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Topazos1 is a stone that is still held in very high estimation for its green tints: indeed, when it was first discovered, it was preferred to every other kind of precious stone. It so happened that some Troglodytic pirates, suffering from tempest and hunger, having landed upon an island off the coast of Arabia known as Cytis,2 when digging there for roots and grass, discovered this precious stone: such, at least, is the opinion expressed by Archelaüs. Juba says that there is an island in the Red Sea called "Topazos,"3 at a distance of three hundred stadia from the main land; that it is surrounded by fogs, and is often sought by navigators in consequence; and that, owing to this, it received its present name,4 the word "topazin" meaning "to seek," in the language of the Troglodytæ. He states also, that Philon, the king's præfect, was the first to bring these stones from this island; that, on his presenting them to Queen Berenice, the mother of the second Ptolemæus, she was wonderfully pleased with them; and that, at a later period, a statue, four cubits in height, was made of this stone,5 in honour of Arsinoë, the wife of Ptolemæus Philadelphus, it being consecrated in the temple known as the "Golden Temple."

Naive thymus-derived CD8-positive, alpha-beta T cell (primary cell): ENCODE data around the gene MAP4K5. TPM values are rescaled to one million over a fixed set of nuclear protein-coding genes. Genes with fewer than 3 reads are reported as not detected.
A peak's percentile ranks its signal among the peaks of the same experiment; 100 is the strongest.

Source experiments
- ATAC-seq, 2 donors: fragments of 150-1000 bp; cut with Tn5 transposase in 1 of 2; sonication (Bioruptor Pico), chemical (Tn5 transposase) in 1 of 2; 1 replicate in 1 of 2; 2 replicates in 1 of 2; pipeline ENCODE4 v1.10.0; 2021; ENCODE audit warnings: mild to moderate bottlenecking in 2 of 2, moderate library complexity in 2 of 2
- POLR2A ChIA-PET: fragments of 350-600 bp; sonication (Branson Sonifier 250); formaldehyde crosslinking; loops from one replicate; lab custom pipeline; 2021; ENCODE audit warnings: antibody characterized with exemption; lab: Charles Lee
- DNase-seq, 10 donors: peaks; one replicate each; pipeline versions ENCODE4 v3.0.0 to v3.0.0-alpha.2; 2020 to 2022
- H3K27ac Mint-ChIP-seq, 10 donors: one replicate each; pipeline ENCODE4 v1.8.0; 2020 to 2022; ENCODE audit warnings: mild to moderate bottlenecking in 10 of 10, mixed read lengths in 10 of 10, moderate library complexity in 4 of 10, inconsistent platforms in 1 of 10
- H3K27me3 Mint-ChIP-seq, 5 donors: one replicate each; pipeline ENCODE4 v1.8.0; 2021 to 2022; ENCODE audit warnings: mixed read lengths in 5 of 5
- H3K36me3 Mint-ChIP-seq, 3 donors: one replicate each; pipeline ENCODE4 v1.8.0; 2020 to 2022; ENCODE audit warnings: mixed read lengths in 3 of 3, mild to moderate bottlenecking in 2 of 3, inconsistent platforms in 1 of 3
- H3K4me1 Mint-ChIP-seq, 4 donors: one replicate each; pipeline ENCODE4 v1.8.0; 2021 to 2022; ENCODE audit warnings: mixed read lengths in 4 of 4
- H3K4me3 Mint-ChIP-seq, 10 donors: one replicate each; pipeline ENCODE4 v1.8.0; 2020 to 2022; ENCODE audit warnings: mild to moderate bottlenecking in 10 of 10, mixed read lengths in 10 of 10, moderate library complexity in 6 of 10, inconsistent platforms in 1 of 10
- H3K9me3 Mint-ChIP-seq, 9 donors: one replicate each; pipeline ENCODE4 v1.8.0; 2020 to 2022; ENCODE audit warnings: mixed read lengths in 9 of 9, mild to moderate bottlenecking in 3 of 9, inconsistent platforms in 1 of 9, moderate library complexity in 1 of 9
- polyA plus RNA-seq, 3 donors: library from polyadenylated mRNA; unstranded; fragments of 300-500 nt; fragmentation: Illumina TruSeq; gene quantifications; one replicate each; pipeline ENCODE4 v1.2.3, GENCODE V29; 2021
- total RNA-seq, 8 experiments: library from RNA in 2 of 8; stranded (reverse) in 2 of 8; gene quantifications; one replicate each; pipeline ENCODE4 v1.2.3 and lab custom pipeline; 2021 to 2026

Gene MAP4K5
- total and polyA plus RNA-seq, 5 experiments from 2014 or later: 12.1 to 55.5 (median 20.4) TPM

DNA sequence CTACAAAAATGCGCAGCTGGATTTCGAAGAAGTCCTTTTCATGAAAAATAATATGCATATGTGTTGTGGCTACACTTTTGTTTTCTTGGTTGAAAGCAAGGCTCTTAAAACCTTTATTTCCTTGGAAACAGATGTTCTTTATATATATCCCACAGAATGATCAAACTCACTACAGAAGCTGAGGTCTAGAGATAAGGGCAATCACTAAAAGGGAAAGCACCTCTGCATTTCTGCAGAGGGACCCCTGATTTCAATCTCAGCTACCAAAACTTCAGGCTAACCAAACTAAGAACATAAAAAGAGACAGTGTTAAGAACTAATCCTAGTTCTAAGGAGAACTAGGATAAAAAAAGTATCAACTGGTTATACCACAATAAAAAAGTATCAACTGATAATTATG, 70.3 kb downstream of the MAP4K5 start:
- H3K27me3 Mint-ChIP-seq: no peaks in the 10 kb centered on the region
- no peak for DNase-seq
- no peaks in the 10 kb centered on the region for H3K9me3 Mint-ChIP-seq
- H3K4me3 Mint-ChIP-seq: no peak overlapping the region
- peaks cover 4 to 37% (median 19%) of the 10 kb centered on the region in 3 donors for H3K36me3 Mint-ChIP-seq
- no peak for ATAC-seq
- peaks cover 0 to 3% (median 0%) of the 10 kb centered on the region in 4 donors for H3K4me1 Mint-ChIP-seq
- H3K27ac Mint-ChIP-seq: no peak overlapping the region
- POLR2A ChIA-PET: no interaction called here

The most recent writers say that this stone is found also in the vicinity of Alabastrum, a city of Thebais, and they distinguish two varieties of it, the prasoïdes6 and the chrysopteron;7 which last is similar to chrysoprasus,8 all the shades of it tending, more or less, to resemble the colouring principle of the leek. Topazos is the largest of all the precious stones, and is the only one among those of high value that yields to the action of the file, the rest being polished by the aid of stone of Naxos.9 It admits, too, of being worn by use.

1 Under this name Pliny evidently speaks of the stone known to us as Chrysolite, and possibly of green agate as well. Our Topaz cannot be easily recognized in this Chapter, at all events.

2 See B. vi. c. 34.

3 See B. vi. c. 34.

4 To πάζω, in Greek, signifies "to conjecture."

5 It was agate, most probably.

6 "Leek-green." Ajasson and Desfontaines think that this must have been either Oriental Chrysolite or Oriental Peridote.

7 Some would identify this with Oriental topaz or yellow corundum, a variety of the Sapphire; while others would see in it the genuine Topaz; and others, again, think it synonymous with the Chrysoprase. The name "chrysopteron" means "golden-wing."

8 "Leek-green and gold." An apple or leek-green Chalcedony, coloured by nickel. See Chapters 20, 34, and 73, of this Book.

9 See B. xxxvi. c. 10.

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    • W. W. How, J. Wells, A Commentary on Herodotus, 3.115
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